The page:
Bird flu 'as grave a threat as terrorism'

Bird flu is now as much of a danger to Britain as terrorism, ministers have been told by the Government's official emergency body.

Bird flu is now as much of a danger to Britain as terrorism, ministers have been told by the Government's official emergency body.

Top officials from the Civil Contingency Secretariat (CCS), part of the Cabinet Office, told a cabinet subcommittee last week that a flu pandemic - which it believes could kill 700,000 Britons - is now one of the most serious threats facing the country.

Plans are being made to close schools and cancel sporting fixtures in an attempt to limit the spread of the virus, and official advice on how to try to avoid being infected will be ready for publication this summer.

Cobra, Britain's emergency committee, will co-ordinate attempts to fight the virus. But the Government accepts that, if the flu reaches Britain, there is no hope of stopping an epidemic, and that the only hope is to mitigate its effects.

The top-level warning comes as alarming evidence emerges from Asia that the virus, which has killed more than half of those known to have caught it, is spreading. Patchy reports from China and Vietnam suggest that the disease is affecting larger clusters of people, raising concern that it is mutating into a highly infectious strain that will sweep through the world. The World Health Organisation has warned that "the world is now in the gravest possible danger of a pandemic", while the Food and Agriculture Organisation calls it a "sword of Damocles" hanging over the globe.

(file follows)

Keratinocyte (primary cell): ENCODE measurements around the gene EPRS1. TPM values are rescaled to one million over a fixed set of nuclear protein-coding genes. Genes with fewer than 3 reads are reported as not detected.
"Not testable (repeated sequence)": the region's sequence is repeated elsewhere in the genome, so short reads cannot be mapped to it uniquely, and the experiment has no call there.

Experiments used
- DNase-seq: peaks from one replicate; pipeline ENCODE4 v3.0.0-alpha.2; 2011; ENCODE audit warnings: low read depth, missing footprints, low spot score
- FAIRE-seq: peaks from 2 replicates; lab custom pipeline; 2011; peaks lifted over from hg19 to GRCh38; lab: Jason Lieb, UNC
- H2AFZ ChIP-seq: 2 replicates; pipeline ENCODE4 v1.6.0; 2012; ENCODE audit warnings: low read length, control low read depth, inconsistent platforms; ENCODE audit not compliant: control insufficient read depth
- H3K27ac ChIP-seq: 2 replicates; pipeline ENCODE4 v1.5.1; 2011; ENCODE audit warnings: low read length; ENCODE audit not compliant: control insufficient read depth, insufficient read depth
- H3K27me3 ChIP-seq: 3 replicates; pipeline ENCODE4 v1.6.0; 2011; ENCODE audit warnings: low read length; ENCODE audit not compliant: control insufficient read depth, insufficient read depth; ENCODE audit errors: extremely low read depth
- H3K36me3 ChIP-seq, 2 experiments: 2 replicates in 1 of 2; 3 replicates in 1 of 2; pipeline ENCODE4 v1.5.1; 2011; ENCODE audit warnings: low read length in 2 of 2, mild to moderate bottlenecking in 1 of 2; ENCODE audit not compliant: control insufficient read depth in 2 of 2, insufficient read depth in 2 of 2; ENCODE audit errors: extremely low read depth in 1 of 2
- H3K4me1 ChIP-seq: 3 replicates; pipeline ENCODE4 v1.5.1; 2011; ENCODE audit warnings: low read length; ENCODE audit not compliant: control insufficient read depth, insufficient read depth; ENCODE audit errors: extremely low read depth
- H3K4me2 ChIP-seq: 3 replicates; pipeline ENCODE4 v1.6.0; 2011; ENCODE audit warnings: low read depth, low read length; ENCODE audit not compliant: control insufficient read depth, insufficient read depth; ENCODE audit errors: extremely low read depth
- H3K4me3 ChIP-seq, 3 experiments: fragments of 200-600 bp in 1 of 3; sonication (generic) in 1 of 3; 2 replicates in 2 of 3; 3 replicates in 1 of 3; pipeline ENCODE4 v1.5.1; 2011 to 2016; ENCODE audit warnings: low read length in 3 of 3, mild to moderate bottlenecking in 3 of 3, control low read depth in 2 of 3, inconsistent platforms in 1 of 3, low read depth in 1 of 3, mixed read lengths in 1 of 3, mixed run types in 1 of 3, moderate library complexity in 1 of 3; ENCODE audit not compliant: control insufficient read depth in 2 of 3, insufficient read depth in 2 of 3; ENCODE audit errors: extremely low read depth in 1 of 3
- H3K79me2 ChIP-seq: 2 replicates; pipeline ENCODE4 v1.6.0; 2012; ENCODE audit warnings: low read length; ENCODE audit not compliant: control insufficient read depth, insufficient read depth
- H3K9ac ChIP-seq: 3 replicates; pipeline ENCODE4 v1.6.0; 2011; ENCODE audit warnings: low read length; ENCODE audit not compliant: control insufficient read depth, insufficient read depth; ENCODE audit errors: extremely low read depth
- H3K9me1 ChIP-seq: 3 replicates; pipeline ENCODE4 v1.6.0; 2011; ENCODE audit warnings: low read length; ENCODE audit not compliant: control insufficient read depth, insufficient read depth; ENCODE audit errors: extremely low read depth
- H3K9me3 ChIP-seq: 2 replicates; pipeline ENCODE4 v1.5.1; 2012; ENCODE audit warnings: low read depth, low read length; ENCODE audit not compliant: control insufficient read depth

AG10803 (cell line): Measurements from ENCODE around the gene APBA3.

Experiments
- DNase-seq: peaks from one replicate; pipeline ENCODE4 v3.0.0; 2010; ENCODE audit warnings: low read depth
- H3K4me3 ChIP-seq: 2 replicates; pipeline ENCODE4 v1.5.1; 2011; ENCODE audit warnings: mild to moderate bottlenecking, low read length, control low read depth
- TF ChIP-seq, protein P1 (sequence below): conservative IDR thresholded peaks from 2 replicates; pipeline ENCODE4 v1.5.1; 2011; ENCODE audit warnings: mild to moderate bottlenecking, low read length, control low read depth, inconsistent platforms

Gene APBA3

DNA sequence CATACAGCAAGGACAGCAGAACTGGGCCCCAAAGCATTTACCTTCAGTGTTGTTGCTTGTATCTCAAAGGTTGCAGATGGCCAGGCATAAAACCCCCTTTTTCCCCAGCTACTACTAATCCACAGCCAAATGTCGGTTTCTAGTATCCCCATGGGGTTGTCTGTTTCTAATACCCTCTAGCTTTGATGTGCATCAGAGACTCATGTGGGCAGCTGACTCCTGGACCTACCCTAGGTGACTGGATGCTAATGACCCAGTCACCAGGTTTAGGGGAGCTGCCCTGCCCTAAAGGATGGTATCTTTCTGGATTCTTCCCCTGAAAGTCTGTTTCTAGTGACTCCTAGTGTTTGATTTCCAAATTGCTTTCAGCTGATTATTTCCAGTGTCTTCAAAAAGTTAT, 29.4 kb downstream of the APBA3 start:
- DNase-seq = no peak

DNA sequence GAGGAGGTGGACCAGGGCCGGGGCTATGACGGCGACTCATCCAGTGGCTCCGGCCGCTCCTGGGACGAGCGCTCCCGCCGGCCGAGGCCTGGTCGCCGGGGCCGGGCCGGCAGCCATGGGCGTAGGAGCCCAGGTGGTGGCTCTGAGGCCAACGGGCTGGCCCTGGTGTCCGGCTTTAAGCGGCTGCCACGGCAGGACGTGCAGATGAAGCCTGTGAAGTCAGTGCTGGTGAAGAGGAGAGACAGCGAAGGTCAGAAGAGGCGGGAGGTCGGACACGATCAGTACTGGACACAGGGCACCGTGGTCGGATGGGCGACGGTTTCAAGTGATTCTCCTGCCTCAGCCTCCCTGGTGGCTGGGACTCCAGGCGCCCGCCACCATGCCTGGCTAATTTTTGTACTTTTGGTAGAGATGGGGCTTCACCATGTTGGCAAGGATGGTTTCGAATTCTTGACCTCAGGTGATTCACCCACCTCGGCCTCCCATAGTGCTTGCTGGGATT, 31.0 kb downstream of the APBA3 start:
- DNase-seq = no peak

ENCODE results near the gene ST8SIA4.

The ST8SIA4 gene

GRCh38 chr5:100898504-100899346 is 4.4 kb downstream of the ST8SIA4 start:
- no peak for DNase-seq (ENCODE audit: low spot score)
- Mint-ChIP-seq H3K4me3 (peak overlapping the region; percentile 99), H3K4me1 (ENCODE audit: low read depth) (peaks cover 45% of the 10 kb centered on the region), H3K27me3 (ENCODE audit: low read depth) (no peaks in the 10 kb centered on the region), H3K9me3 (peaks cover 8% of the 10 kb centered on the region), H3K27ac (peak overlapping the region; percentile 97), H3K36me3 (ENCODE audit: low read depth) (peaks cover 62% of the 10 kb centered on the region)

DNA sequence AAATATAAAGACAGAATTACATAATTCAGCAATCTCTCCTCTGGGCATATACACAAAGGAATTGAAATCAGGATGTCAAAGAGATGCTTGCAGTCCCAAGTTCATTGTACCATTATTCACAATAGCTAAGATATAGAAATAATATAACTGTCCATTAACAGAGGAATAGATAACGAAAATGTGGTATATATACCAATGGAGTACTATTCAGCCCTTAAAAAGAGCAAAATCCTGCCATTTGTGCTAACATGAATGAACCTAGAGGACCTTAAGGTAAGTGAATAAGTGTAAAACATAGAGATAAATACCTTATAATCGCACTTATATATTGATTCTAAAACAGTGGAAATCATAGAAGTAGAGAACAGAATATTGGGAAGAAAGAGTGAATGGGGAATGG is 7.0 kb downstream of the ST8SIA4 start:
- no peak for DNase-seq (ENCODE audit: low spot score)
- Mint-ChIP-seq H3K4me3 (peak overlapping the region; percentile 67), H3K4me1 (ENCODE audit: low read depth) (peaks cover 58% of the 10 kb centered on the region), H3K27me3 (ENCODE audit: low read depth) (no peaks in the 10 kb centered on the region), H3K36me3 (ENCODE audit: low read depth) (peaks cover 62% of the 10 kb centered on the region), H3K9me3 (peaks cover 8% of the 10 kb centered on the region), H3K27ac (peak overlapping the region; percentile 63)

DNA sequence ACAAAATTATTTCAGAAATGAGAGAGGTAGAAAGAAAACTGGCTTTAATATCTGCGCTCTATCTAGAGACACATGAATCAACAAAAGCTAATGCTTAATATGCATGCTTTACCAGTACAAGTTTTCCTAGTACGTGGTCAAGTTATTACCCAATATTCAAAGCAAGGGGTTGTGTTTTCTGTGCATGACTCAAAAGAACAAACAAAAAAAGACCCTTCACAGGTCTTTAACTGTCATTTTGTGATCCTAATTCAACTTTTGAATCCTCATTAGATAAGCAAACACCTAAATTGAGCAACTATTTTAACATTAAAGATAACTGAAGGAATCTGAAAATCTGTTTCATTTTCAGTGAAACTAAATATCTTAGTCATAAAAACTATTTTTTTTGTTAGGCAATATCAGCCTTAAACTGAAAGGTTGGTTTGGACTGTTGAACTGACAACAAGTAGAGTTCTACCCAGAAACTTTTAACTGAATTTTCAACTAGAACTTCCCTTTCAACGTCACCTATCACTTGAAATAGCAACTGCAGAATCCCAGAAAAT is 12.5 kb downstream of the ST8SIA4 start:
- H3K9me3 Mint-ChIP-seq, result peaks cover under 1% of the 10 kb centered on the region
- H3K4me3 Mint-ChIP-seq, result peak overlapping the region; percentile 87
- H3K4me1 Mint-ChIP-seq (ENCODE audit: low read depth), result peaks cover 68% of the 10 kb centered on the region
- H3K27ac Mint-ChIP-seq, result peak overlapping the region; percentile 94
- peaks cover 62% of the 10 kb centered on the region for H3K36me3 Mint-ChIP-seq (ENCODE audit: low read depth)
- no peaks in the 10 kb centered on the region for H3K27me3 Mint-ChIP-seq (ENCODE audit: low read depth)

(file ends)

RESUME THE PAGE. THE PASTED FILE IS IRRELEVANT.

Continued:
Last week's warning was delivered by the CCS's head, Bruce Mann, to the cabinet subcommittee. The secretariat, which says its job is to "look for trouble", keeps tabs on about 100 potential threats from floods to major accidents in factories to a terrorist attack. It now rates bird flu as among the greatest of them all.

On the same day as the ministerial warning, Britain had its first official exercise to prepare for the epidemic. Operation Arctic Sea was staged in the East Midlands to test capabilities to deal with mass illness and death. Officials have also been scouring the country to find sites for mass mortuaries, but Sarah Webb, a regional health emergency planning adviser for the official Health Protection Agency, says that military bases which had been investigated for the purpose had been declared "off-limits" to them "because of Iraq activities".

Official advice is being prepared to help people to cut the risk of catching the disease - including simple hygiene, staying at home, and avoiding gatherings of people - and local authorities are urged to get prepared. But Steve Miller, the head of public protection for the London Borough of Newham, told a seminar organised by the Chartered Institute of Environmental Health last week that there was still "some lethargy".

He said: "The biggest drawback is that people feel it is not their job, but somebody else's, or that someone will tell them what to do. We are late, but not too late."

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